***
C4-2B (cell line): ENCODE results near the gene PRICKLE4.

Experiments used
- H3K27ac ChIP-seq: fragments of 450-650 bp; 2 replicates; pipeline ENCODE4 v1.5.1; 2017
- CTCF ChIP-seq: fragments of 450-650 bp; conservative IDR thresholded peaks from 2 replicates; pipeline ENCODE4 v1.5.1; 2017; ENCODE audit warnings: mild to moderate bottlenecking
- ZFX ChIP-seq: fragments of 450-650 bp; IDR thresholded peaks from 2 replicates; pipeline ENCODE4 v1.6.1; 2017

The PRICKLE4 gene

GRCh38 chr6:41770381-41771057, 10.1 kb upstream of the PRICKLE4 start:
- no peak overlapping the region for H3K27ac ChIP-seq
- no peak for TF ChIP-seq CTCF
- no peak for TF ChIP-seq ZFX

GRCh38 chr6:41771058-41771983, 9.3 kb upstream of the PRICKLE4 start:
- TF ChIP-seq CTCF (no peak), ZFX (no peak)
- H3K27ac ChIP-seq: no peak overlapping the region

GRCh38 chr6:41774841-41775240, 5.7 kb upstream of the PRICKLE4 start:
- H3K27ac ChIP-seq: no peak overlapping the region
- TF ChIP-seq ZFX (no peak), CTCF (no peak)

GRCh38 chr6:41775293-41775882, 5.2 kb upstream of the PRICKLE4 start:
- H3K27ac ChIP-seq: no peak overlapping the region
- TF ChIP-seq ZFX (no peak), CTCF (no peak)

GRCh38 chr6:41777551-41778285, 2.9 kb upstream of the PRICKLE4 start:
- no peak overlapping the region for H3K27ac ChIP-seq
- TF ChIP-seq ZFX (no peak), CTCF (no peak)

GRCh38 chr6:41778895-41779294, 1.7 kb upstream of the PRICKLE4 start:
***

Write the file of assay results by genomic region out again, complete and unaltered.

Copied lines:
C4-2B (cell line): ENCODE results near the gene PRICKLE4.

Experiments used
- H3K27ac ChIP-seq: fragments of 450-650 bp; 2 replicates; pipeline ENCODE4 v1.5.1; 2017
- CTCF ChIP-seq: fragments of 450-650 bp; conservative IDR thresholded peaks from 2 replicates; pipeline ENCODE4 v1.5.1; 2017; ENCODE audit warnings: mild to moderate bottlenecking
- ZFX ChIP-seq: fragments of 450-650 bp; IDR thresholded peaks from 2 replicates; pipeline ENCODE4 v1.6.1; 2017

The PRICKLE4 gene

GRCh38 chr6:41770381-41771057, 10.1 kb upstream of the PRICKLE4 start:
- no peak overlapping the region for H3K27ac ChIP-seq
- no peak for TF ChIP-seq CTCF
- no peak for TF ChIP-seq ZFX

GRCh38 chr6:41771058-41771983, 9.3 kb upstream of the PRICKLE4 start:
- TF ChIP-seq CTCF (no peak), ZFX (no peak)
- H3K27ac ChIP-seq: no peak overlapping the region

GRCh38 chr6:41774841-41775240, 5.7 kb upstream of the PRICKLE4 start:
- H3K27ac ChIP-seq: no peak overlapping the region
- TF ChIP-seq ZFX (no peak), CTCF (no peak)

GRCh38 chr6:41775293-41775882, 5.2 kb upstream of the PRICKLE4 start:
- H3K27ac ChIP-seq: no peak overlapping the region
- TF ChIP-seq ZFX (no peak), CTCF (no peak)

GRCh38 chr6:41777551-41778285, 2.9 kb upstream of the PRICKLE4 start:
- no peak overlapping the region for H3K27ac ChIP-seq
- TF ChIP-seq ZFX (no peak), CTCF (no peak)

GRCh38 chr6:41778895-41779294, 1.7 kb upstream of the PRICKLE4 start: